By Dave Barton
By LP Hastings
By Sarah Bennett
By LP Hastings
By Jena Ardell
By Steve Lowery
By R. Scott Moxley
By Joel Beers
Photo by Jack GouldIt's lousy timing that "Hooked" opened when it did. A few extra months, and who knows what kind of agitprop might have hung on the Orange County Center for Contemporary Art's walls in reaction to those hysterical "If you buy drugs, then you support terrorists!" public-service announcements flashing across the tube lately.
Or maybe there wouldn't have been any. Drugs are a tasty theme for an art show for the political possibilities alone—a gorgeous pastel of Nancy Reagan snorting up lines of lovely white blow as Ollie North rams his red-white-and-blue pecker up her back door, for instance. But "Hooked" is glaringly devoid of such statements—no "Just Say No" send-ups, no one daring to slam DARE, nothing alluding to the unequal prison sentences meted out to black people for possessing crack vs. those handed down to white people for possessing boring old cocaine.
Instead, each of the seven artists in "Hooked" takes the more personal approach, creating stuff that says, "This is how I feel about drugs" or, "This is what I feel like when I'm on drugs." It's a more narcissistic, even conservative take on the issue. But that doesn't mean the show's crap. Most of the pieces are quite good, even funny—like David Villa's Americana, in which two couch potatoes have had their faces sucked off by perhaps the most dangerous drug of all, television ("The drug of a nation/Breeding ignorance and feeding radiation," as Disposable Heroes of Hiphoprisy once famously rapped). We can only speculate as to what they were watching. MTV? Survivor? Jo Ellen Allen on Real Orange?
Some of the show's best moments are these, when it messes with our ideas of what exactly constitutes a drug. Rice Krispies marshmallow treats? Hell, yeah, Abbie Baron Morganstein says, with her paintings of blown-up recipes and nutrition labels side by side, surrounded by smaller, detailed canvases of the artery-clogging snack to show texture—and possibly to make us hungry. But like downing Sleep-Eze with vodka shots, those things can kill you, too.
Pills are one of the most popular subjects in "Hooked," perhaps because they're so readily available for use—like Pollock's cigarette—in an art piece. (It's not as if you could put a good-sized crack rock in your installation without bringing down the wrath of your friendly neighborhood DEA agent—though the resulting media frenzy would get your name out there.) Melissa Hernandez takes her pills, sculpts them into cute little flowers, and places them into dioramas inside tiny boxes. In one, she also paints the blister packs they come in and uses that as a backdrop for a charming nature scene, albeit a charming nature scene with a white rabbit—Jefferson Airplane, anyone?—with its eyes Xed out. We also liked Kebe Fox's Know Exit installation, basically an EXIT sign set inside a black box and placed on a white podium, with several folding chairs set up in front of it, encouraging us to sit down and stare back at this inanimate object. Is this what it feels like at that first AA meeting, when the only thing on some people's minds is how badly they don't want to be sitting there, when all they can think of is, in fact, exiting? Or did we just wander into a storage room by mistake and get way too analytical?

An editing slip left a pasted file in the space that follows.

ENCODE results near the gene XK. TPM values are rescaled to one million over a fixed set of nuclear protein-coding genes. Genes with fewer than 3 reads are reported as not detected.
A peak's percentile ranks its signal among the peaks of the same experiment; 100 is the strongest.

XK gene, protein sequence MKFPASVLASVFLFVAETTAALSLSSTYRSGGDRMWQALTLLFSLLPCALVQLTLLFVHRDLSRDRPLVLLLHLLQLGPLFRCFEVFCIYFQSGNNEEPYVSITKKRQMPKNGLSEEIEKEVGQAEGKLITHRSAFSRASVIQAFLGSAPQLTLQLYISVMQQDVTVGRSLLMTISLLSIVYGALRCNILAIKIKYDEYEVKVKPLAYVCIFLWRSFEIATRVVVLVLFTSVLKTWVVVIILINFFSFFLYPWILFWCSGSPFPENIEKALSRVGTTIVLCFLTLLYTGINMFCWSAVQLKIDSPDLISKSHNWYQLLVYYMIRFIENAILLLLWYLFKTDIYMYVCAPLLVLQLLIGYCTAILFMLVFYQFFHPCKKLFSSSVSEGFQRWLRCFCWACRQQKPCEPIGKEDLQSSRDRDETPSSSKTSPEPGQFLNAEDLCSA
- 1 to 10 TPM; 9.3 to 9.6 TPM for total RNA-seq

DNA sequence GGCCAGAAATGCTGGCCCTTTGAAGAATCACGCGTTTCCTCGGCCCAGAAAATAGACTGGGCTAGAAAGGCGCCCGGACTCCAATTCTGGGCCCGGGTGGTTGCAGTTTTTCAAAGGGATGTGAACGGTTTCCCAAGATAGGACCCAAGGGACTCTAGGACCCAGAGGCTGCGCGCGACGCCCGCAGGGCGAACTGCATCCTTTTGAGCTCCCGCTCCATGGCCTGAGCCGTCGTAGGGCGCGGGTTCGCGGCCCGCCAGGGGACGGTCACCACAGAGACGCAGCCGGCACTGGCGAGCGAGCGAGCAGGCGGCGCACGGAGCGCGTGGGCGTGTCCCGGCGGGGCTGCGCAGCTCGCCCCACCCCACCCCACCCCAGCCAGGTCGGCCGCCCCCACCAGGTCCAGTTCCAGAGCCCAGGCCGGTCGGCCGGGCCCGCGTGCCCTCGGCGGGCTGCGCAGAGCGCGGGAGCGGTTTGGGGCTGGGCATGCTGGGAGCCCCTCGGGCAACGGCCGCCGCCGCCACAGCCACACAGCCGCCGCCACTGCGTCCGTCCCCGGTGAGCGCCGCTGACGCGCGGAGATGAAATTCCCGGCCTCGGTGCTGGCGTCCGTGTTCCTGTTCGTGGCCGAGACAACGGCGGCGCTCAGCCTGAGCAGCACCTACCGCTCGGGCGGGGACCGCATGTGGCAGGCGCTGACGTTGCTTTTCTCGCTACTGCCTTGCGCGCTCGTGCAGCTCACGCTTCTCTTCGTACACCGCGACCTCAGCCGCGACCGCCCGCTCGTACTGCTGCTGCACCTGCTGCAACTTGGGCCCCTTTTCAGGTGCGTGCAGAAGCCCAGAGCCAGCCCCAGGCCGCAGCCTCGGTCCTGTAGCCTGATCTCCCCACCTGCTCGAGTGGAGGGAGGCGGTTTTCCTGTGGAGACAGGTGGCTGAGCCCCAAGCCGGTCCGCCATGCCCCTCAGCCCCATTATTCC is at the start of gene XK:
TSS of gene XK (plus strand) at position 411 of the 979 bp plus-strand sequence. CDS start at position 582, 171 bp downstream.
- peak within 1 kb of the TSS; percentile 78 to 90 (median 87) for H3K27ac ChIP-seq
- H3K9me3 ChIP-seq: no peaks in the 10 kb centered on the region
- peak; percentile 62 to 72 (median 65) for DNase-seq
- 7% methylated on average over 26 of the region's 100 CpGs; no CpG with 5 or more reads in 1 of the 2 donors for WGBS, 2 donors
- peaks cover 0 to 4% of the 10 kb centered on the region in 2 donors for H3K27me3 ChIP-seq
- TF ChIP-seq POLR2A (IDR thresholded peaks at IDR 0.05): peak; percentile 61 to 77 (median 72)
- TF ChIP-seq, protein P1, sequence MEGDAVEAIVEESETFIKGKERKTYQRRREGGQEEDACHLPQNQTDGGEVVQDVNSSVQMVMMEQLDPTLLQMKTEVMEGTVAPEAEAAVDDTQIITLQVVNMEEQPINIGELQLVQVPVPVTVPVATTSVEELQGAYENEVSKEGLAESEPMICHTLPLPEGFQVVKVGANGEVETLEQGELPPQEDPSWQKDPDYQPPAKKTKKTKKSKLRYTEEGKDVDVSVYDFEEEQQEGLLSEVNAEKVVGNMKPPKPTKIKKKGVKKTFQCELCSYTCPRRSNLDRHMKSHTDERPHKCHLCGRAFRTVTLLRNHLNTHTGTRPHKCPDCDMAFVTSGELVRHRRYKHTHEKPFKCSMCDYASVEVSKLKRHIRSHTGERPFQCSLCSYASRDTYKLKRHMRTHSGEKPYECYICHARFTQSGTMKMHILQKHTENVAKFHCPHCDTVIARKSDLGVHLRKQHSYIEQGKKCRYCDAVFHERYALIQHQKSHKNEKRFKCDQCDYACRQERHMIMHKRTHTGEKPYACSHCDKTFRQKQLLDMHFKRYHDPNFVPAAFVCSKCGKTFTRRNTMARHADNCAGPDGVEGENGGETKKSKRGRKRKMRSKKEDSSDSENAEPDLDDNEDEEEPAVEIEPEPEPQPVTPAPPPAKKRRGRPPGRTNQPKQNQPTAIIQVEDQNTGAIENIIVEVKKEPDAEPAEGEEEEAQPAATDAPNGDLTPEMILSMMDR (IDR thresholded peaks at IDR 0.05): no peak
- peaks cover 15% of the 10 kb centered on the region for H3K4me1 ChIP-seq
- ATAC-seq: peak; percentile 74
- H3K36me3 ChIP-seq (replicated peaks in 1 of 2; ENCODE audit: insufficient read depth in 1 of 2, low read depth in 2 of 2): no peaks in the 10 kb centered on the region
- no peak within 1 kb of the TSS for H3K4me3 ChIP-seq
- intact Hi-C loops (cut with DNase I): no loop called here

Fox isn't as successful with his busy mixed-media paintings, all pseudo-psychedelic to convey some sort of acid/heroin imagery. With their clichéd tie-dyed backgrounds, they look more like Jerry Garcia blew his wad across the canvas. Better, though predictable, is Hooked, a string of capsules stretching out from the mouth of one of Fox's acid people, ending in a nasty-looking three-pronged fishhook. "Hooked" . . . on drugs! Yeah. Got it.
Our favorite work is Joy Marie Shannon's The Fall and Ascension of Penguin, a Behind the Music-style saga of sin and salvation as seen through the plastic, beaded eyes of a one-and-a-half-foot-tall stuffed toy penguin. Like the trendy wandering-gnome prank that's been getting a lot of press lately, we see photographs of the penguin at the beach, lounging by the pool, playing on swing sets, buying hip-hop CDs—and that's when things turn bad!Soon he's slamming smack into his flipper, buying condoms, sexin' up the ladies, hanging out in front of liquor stores and passing out in an alley beside a trash bin. Then comes redemption, including a stop at the Crystal Cathedral, where, we're informed, the penguin was escorted away during the photo shoot (goddamn Robert H. Schuller! Neo-Nazis are okay, but—please!—no flightless birds!), so now he's investigating Buddhism and Hinduism instead. It's a nice idea with which to leave the show: drugs in just about any form may have potentially hellish consequences, but they're almost always good for a joke."Hooked" at the Orange County Center for Contemporary Art, 117 N. Sycamore St., Santa Ana, (714) 667-1517. Through April 28. Open Wed.-Sun., 11 a.m.-4 p.m. Free, but donations welcome.